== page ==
In 1968, Martin Luther King and the SCLC waged the Poor People’s Campaign in an attempt to bring the country’s attention to the economic needs of the underprivileged and underserved. King and the other leaders of the campaign recognized that racial justice and economic justice are intricately intertwined, and to truly liberate the American people, we would have to fight to scourge our nation of both white supremacy and corporate greed.
Part of what came out of that campaign was an Economic Bill of Rights, drafted by the Committee of 100, a group of poor Americans formed to lobby for their economic rights. They came up with the following rights that every American deserves:
- The right to a meaningful job with a living wage
- The ability to get a secure and adequate income for those unable to get a job
- Access to land for economic uses
- Resources and capital for poor people trying to promote business
- A larger role in government for ordinary people
Unfortunately, the campaign was unable to achieve these critical reforms, and since 1968 wealth disparity has only grown greater in this country, and our need for drastic changes to our economy are even more necessary.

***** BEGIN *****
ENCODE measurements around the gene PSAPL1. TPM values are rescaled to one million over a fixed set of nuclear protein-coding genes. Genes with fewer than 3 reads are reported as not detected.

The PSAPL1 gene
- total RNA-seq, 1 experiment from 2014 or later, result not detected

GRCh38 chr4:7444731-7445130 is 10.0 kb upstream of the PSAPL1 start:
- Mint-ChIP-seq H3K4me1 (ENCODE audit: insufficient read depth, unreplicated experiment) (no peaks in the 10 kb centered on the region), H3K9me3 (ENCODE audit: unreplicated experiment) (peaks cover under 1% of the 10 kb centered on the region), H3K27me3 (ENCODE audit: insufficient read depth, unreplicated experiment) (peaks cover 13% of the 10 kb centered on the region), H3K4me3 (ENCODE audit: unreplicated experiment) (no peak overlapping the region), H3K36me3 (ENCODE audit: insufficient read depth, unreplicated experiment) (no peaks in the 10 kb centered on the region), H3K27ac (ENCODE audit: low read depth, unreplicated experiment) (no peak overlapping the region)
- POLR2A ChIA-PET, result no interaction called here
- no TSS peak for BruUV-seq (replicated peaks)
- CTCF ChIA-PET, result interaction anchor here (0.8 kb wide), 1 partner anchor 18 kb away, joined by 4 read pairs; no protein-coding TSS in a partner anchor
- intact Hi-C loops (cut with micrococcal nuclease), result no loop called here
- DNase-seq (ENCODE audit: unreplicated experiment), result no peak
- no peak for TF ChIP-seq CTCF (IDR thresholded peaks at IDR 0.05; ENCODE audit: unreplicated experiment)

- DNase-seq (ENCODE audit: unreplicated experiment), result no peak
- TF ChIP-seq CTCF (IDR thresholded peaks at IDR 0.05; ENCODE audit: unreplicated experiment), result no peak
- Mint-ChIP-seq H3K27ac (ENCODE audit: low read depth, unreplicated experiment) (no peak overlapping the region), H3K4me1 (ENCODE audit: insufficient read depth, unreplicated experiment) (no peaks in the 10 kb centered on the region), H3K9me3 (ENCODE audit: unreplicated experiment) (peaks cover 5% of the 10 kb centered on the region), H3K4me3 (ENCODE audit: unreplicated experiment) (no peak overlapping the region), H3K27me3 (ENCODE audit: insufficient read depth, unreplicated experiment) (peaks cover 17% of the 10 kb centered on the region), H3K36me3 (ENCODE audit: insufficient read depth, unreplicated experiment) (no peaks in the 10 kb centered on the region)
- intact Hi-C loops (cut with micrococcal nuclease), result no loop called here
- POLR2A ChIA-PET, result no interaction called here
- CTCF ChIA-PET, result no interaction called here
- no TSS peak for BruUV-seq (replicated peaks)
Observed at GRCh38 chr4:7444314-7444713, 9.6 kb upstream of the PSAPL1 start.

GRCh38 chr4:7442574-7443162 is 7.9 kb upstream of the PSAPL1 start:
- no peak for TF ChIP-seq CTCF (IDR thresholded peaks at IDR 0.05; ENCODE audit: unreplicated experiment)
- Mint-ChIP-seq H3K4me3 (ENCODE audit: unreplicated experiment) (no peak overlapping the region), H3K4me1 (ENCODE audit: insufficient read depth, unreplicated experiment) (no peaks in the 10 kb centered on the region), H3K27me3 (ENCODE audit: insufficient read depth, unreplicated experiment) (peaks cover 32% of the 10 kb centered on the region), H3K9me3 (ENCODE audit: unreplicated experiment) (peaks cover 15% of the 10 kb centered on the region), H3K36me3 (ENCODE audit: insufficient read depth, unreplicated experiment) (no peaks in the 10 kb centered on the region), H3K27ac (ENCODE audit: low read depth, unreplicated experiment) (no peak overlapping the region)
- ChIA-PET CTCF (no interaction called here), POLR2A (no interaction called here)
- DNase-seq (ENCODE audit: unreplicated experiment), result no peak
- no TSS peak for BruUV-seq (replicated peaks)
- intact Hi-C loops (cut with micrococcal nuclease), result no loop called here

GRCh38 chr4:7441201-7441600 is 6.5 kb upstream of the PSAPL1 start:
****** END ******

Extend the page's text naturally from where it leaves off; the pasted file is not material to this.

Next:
Recently, Rev. Dr. William Barber of the North Carolina NAACP, stepped up to lead a new Poor People’s Campaign. In announcing the effort, Rev. Barber argued that “the fights for racial and economic equality are as inseparable today as they were half a century ago. Make no mistake about it: We face a crisis in America. The twin forces of white supremacy and unchecked corporate greed have gained newfound power and influence, both in statehouses across this nation and at the highest levels of our federal government.”
Rev. Barber couldn’t be more correct in his analysis of our current cultural failure regarding both racial relations and the influence of powerful oligarchs. We need to break the grip of moneyed and racist interests on a scale not seen since the trust-busting days of Teddy Roosevelt. Barber has called this renewed effort ‘A National Call for a Moral Revival,’ and I think he’s spot on.
In my time on the Asheville City Council, I’ve worked to fight for the economic rights of the working poor in our community. I’m a strong advocate for the Living Wage Campaign waged by Asheville’s Just Economics. During my time in office, the City of Asheville has adopted Just Economics’ wage as a baseline for all hiring and as a fundamental requirement for any corporate entity seeking tax benefits from the City. I’ve also fought for a living wage requirement for contractors with the City, but Republicans in Raleigh thwarted that plan.
I support Rev. Barber and the Poor People’s Campaign, and I urge my supporters to as well.
Link to Poor People’s Campaign: https://poorpeoplescampaign.org/
Link to Ashevile’s Just Economics: https://justeconomicswnc.org/